Roger shows how the corners being gouged out could be varied to get different looks from the same mould.

Also ribs removed from moulds can if  left alone long enough change shapes.

Cameras can distort, so photos can be off some.

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About the Del Gesu.

For now I see its the best to make a mold from one fine violin only.

 

They have took at least the CT-scans from Vieuxtemps, but I did not find information if there has been a poster of it?

 

There was many new posters in opheramusicshop, I already bought some of them. I only hope they have the thicknesses and other measures on back side, so I can investigate them.

 

 

 

I have glued the walnut boards together.

Birch pins added between the joint, so I can drop the molds on the floor. I hope couple of times without braking the joint.

 

Number-1. If its grain is not the Stradivari P mold, then its nothing.

 

Number-2 does definetly look like a PG.

 

Number-3 looked like its suitable for S mold, but I really like the look of the board, but I wont be using the S mold so much, so I have to do another think.

 

Number-4 goes for Guarneri del Gesu

 

Number-5 is a Stradivari G.

 

 

And im not trying to match the grain with the original Stradivari molds, because they have nothing common.

But if you look at the boards and the grain, you would give them the same positions.

 

I am not making the molds before I have got the Pollens book.

It seems to teach the violin geometry too, so I can possibly make them right.

 

 

 

Kimmo

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Linking to this forum is still not working.

 

Stradivari - Stewart Pollens

 

This is the one that has the Stradivari with a nice thick purfling on top of the book.

 

 

Does this book also have the real size images of the Stradivari forms?

And does it teach the violin geometry?

 

The violin forms of Antonio Stradivari book seems to be discontinued.

And if it would be there to get, it costs 1000$.

 

 

 

Kimmo

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Linking to this forum is still not working.

 

Stradivari - Stewart Pollens

 

This is the one that has the Stradivari with a nice thick purfling on top of the book.

 

 

Does this book also have the real size images of the Stradivari forms?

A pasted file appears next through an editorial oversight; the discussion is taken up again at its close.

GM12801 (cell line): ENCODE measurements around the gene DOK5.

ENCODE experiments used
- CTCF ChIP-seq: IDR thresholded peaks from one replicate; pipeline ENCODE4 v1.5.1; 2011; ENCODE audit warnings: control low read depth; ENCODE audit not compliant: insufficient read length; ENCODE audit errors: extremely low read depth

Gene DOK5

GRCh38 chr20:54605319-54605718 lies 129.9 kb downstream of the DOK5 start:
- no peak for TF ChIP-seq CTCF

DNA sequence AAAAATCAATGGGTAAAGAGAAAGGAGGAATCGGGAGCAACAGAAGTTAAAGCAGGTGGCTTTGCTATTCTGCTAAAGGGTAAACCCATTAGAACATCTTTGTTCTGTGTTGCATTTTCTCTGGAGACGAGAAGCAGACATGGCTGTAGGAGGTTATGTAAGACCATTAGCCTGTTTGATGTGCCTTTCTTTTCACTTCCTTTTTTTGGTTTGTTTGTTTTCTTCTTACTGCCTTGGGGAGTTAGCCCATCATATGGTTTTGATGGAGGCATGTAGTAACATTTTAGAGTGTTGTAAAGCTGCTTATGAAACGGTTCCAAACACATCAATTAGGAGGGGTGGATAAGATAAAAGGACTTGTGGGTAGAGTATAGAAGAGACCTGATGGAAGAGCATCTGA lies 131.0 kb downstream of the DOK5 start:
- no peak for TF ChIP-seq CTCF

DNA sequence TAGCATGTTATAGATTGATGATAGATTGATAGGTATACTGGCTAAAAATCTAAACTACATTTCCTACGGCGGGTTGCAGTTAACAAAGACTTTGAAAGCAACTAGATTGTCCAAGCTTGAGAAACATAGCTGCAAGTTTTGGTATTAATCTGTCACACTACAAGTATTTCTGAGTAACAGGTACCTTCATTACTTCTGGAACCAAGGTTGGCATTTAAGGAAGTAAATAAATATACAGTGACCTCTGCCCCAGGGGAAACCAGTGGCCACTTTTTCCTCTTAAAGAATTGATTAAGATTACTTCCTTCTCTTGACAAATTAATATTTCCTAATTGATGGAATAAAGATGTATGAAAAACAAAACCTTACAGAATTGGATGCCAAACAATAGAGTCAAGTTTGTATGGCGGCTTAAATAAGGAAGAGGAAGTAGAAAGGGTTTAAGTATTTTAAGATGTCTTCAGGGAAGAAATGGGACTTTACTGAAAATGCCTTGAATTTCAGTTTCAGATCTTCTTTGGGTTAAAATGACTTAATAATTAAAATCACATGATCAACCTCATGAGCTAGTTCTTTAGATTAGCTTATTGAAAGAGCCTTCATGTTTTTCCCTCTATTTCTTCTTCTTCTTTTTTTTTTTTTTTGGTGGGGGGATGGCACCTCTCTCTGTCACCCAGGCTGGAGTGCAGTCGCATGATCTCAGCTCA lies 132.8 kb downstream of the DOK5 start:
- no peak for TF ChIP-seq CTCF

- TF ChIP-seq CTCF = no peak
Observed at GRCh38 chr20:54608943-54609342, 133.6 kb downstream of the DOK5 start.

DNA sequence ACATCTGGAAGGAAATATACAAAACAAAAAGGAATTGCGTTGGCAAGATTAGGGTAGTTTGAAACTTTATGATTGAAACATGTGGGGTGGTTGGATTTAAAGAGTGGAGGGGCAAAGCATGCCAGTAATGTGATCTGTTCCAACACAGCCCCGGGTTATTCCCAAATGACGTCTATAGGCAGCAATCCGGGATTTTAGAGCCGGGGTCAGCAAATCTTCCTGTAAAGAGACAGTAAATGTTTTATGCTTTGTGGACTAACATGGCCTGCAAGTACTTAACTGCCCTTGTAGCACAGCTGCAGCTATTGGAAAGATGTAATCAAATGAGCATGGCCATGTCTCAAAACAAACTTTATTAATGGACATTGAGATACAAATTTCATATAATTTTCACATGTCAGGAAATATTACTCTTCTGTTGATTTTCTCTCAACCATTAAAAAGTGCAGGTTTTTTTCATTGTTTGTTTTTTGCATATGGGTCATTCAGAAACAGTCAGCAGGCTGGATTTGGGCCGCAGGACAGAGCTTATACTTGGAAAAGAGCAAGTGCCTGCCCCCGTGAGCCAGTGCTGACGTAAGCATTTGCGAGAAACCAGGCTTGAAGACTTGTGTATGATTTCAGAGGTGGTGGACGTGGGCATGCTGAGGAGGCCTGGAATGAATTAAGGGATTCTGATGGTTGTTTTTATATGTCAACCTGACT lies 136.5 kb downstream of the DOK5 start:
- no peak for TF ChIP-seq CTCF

And does it teach the violin geometry?

 

The violin forms of Antonio Stradivari book seems to be discontinued.

And if it would be there to get, it costs 1000$.

 

 

 

Kimmo

If you go to Google Books and type in "Stradivari - Stewart Pollens" you will get a chance to see a few pages from the book, and the Table of Contents.

It is not a large sized book.  

 

 

 

The book "The Violin Forms of Antonio Stradivari" is quite big, since it has life size cello forms, and so cost of the book is justified.

Unfortunately 'no stock' but I think you have enough molds anyway without the book.

 

Wood always moves with moisture, and so trying to get an exact copy of a mold is pointless, since such a thing does not exist, even for Stradivari.

Once Stradivari made the mold it started to change dimnesions.   Close is the best you can do.

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I have the Pollens measures up for the molds and i will use those.

 

But still I would like to see how the geometry needs to be done and from what points needs to be start.

 

I took the shapes from Muratov's pictures, but when I compare the drawings to violins made from that mold, it does not match.

Maybe Stradivari did like del Gesu, assembling the ribs leaving gaps in the C bouts near corner blocks.

 

And also, im starting my first cello in next year. (if not inside this year)

If the book has the pictures of Stradivari cello forms too, it would be a great book.

 

I found the book from other place too and the price was much cheaper. But out of stock.

 

 

 

Kimmo

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Kimmo I know that you want to get it right, but quite honestly you need just to get started and make them. You seem to be getting too bogged down with details. Christophers idea of just making two is I believe the correct one. I believe the important thing to get right first, is just the making process. I remember that in the violin making school, several students spent a long time trying to make each stage absolutely perfect. The problem was that when many of us were working on our fifth or sixth instrument, they had not yet finished their first. When they finally started their second, they had already forgotten the various sequences and methods. If you wish to become a good professional then you must learn to work quickly and efficiently. Once you have understood the method then you can begin to refine your work and this will take an entire lifetime. I suggest that you don't spend your life trying to get the first one(s) perfect, they never will be.

However, if your are going for a one off violin, then I suggest that you go to a class like Joe Thrifts in NC and have the teacher iron out the design and method problems while you are working. This way you are more likely to come up with a good looking good sounding first instrument.